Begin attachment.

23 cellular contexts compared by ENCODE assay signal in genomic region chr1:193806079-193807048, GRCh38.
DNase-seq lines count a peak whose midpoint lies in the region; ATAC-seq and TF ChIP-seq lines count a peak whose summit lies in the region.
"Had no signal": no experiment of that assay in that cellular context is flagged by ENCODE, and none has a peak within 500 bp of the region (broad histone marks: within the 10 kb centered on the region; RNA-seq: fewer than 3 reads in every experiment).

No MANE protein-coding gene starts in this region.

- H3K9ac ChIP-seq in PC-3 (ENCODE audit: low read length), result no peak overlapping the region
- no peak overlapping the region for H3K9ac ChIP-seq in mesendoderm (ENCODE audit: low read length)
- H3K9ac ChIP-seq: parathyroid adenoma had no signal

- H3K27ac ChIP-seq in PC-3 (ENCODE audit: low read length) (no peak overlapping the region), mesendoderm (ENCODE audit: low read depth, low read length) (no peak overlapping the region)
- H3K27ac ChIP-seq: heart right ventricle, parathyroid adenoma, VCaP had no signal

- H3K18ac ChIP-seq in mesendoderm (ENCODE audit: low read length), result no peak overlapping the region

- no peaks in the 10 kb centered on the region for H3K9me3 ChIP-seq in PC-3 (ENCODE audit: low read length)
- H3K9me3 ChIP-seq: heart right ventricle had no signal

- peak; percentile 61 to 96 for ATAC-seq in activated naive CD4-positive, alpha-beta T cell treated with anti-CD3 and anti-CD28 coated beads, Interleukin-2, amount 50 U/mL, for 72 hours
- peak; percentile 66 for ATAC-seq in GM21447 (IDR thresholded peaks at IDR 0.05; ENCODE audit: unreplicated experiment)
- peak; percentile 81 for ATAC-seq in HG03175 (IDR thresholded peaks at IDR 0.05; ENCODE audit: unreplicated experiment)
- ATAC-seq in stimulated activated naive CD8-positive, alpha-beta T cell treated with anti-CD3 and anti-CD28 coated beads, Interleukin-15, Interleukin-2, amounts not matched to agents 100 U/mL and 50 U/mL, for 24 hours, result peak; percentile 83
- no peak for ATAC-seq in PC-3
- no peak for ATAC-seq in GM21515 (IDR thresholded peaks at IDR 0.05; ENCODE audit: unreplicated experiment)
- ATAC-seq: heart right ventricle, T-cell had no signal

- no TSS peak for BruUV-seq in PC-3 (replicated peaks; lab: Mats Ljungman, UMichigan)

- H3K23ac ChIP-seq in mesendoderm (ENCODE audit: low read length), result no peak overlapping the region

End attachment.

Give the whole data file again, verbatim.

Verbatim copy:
23 cellular contexts compared by ENCODE assay signal in genomic region chr1:193806079-193807048, GRCh38.
DNase-seq lines count a peak whose midpoint lies in the region; ATAC-seq and TF ChIP-seq lines count a peak whose summit lies in the region.
"Had no signal": no experiment of that assay in that cellular context is flagged by ENCODE, and none has a peak within 500 bp of the region (broad histone marks: within the 10 kb centered on the region; RNA-seq: fewer than 3 reads in every experiment).

No MANE protein-coding gene starts in this region.

- H3K9ac ChIP-seq in PC-3 (ENCODE audit: low read length), result no peak overlapping the region
- no peak overlapping the region for H3K9ac ChIP-seq in mesendoderm (ENCODE audit: low read length)
- H3K9ac ChIP-seq: parathyroid adenoma had no signal

- H3K27ac ChIP-seq in PC-3 (ENCODE audit: low read length) (no peak overlapping the region), mesendoderm (ENCODE audit: low read depth, low read length) (no peak overlapping the region)
- H3K27ac ChIP-seq: heart right ventricle, parathyroid adenoma, VCaP had no signal

- H3K18ac ChIP-seq in mesendoderm (ENCODE audit: low read length), result no peak overlapping the region

- no peaks in the 10 kb centered on the region for H3K9me3 ChIP-seq in PC-3 (ENCODE audit: low read length)
- H3K9me3 ChIP-seq: heart right ventricle had no signal

- peak; percentile 61 to 96 for ATAC-seq in activated naive CD4-positive, alpha-beta T cell treated with anti-CD3 and anti-CD28 coated beads, Interleukin-2, amount 50 U/mL, for 72 hours
- peak; percentile 66 for ATAC-seq in GM21447 (IDR thresholded peaks at IDR 0.05; ENCODE audit: unreplicated experiment)
- peak; percentile 81 for ATAC-seq in HG03175 (IDR thresholded peaks at IDR 0.05; ENCODE audit: unreplicated experiment)
- ATAC-seq in stimulated activated naive CD8-positive, alpha-beta T cell treated with anti-CD3 and anti-CD28 coated beads, Interleukin-15, Interleukin-2, amounts not matched to agents 100 U/mL and 50 U/mL, for 24 hours, result peak; percentile 83
- no peak for ATAC-seq in PC-3
- no peak for ATAC-seq in GM21515 (IDR thresholded peaks at IDR 0.05; ENCODE audit: unreplicated experiment)
- ATAC-seq: heart right ventricle, T-cell had no signal

- no TSS peak for BruUV-seq in PC-3 (replicated peaks; lab: Mats Ljungman, UMichigan)

- H3K23ac ChIP-seq in mesendoderm (ENCODE audit: low read length), result no peak overlapping the region